South Korean exports rise
South Korean exports rose 0.4 percent last month from a year earlier, with the trade balance showing a surplus for the 15th straight month, government data showed yesterday. Exports increased to US$46.29 billion last month, helped by a mild recovery in the global economy, according to the Ministry of Trade, Industry and Energy. Imports fell 0.5 percent to US$43.71 billion, leaving a trade surplus of US$2.58 billion, against a surplus of US$2.14 billion a year earlier. However, that was smaller than a surplus of US$3.29 billion logged in March, the trade ministry said.
Indonesian inflation eases
Indonesian inflation eased to 5.57 percent on-year last month due to lower food prices after the government eased some import restrictions, official data showed yesterday. It slowed from 5.90 percent in March, but it was still above the upper limit of the central bank’s target range of 3.5 to 5.5 percent. In particular, a “drastic drop in garlic prices” helped to push inflation lower last month, statistics agency chief Suryamin said.
Britain’s PMI up slightly
British manufacturing contracted by the narrowest of margins last month, and much less than expected, the first major set of data for the second quarter of the year showed yesterday. The Markit/CIPS Manufacturing Purchasing Managers’ Index (PMI) rose to 49.8 last month from an upwardly revised 48.6 in March, putting the sector within a whisker of the 50 line that separates growth from contraction. Economists had expected a much weaker reading of 48.5.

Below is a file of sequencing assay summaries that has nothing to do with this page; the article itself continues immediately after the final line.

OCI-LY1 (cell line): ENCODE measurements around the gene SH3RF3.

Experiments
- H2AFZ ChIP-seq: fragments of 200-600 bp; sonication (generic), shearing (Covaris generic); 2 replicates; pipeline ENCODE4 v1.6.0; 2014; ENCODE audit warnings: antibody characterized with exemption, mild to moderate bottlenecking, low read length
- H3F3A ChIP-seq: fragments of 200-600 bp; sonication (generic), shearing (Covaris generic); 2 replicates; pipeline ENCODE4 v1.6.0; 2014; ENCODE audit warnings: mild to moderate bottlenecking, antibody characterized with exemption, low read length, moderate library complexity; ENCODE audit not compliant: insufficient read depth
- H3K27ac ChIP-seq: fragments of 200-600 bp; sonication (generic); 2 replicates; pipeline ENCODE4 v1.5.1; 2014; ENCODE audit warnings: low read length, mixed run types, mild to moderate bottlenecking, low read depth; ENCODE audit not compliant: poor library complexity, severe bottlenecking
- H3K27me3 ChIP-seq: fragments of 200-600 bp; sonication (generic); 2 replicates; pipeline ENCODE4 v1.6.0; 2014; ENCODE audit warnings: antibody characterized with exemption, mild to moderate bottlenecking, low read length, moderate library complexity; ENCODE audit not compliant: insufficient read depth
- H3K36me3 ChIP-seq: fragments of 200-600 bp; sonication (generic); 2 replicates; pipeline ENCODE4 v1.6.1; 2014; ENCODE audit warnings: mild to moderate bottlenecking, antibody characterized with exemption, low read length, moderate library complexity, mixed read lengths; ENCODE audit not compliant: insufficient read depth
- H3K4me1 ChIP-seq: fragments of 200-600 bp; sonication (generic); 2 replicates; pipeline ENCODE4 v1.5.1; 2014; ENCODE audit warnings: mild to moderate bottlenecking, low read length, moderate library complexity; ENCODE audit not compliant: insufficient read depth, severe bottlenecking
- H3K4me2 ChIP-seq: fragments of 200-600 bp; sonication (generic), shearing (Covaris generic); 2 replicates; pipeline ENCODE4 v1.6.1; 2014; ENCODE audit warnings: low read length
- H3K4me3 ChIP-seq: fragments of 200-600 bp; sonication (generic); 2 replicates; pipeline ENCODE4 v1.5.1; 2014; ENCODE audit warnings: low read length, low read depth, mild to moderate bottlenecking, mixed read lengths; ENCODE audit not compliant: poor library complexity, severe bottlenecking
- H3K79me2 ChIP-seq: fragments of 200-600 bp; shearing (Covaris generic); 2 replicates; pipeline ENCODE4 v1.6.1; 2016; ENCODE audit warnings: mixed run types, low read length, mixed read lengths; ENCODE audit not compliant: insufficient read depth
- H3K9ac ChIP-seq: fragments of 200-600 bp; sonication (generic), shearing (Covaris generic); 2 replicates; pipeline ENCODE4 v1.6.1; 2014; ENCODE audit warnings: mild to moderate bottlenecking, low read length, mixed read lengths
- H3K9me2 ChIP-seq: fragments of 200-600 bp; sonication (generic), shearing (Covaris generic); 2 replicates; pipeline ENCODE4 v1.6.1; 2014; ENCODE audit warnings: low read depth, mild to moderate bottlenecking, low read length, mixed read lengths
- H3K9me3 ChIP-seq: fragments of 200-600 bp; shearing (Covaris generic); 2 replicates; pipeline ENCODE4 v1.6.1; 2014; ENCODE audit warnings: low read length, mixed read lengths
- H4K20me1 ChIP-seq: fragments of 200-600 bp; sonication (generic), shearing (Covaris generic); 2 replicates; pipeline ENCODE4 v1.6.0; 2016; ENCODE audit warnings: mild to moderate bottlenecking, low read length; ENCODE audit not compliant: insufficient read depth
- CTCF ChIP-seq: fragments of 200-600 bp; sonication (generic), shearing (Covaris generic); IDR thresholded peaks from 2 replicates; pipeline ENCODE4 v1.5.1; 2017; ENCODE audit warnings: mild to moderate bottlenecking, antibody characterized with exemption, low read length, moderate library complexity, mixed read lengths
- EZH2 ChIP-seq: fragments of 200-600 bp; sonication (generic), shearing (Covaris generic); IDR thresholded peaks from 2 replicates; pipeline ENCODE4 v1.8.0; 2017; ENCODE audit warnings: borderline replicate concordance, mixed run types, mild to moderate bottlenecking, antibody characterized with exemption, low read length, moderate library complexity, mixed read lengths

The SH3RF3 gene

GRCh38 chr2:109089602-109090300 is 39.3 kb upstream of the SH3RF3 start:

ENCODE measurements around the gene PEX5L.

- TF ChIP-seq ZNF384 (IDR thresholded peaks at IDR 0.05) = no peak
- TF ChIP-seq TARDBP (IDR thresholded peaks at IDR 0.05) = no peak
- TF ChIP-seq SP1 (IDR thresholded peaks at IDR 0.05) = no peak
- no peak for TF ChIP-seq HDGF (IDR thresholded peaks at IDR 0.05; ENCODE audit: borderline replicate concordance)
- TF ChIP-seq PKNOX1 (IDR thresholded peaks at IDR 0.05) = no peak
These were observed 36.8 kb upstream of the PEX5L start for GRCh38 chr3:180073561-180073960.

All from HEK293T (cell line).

Slovenia facing trouble
Slovenia moved a step closer on Tuesday to becoming the next eurozone member to need a bailout after Moody’s slashed its credit rating two notches to “junk” status. The announcement by the US ratings agency forced Slovenia’s finance ministry to pull a bond auction that it had hoped would raise a much-needed 2.2 billion euros (US$3 billion). The cut to “Ba1” from “Baa2” was made because of “turmoil” in Slovenia’s banking sector, a “marked deterioration” in government finances and “uncertain” funding prospects, Moody’s said.
Sony execs drop bonuses
Dozens of Sony executives, including the firm’s boss, are forgoing bonuses this year in an “unprecedented” step to atone for a slump in its embattled electronics unit, a spokeswoman said yesterday. Chief executive Kazuo Hirai is among 40 top managers who will not get a bonus estimated at several hundred million yen (several million US dollars) “due to severe business circumstances, including stagnant performance in the electronics sector,” the spokeswoman said. Last year, seven top Sony executives gave up their bonuses “but the number this time is unprecedented,” she added.
IBM board raises dividend
IBM Corp said on Tuesday that its board had raised its regular quarterly dividend by 12 percent to US$0.95 and approved a plan to repurchase up to US$5 billion of its stock. The Armonk, New York-based technology company said this is the 18th year in a row that it has raised its quarterly dividend. Earlier this month, the company surprised investors when it reported a drop in quarterly earnings and sales. IBM’s stock rose US$3.39 to US$202.54 on Tuesday.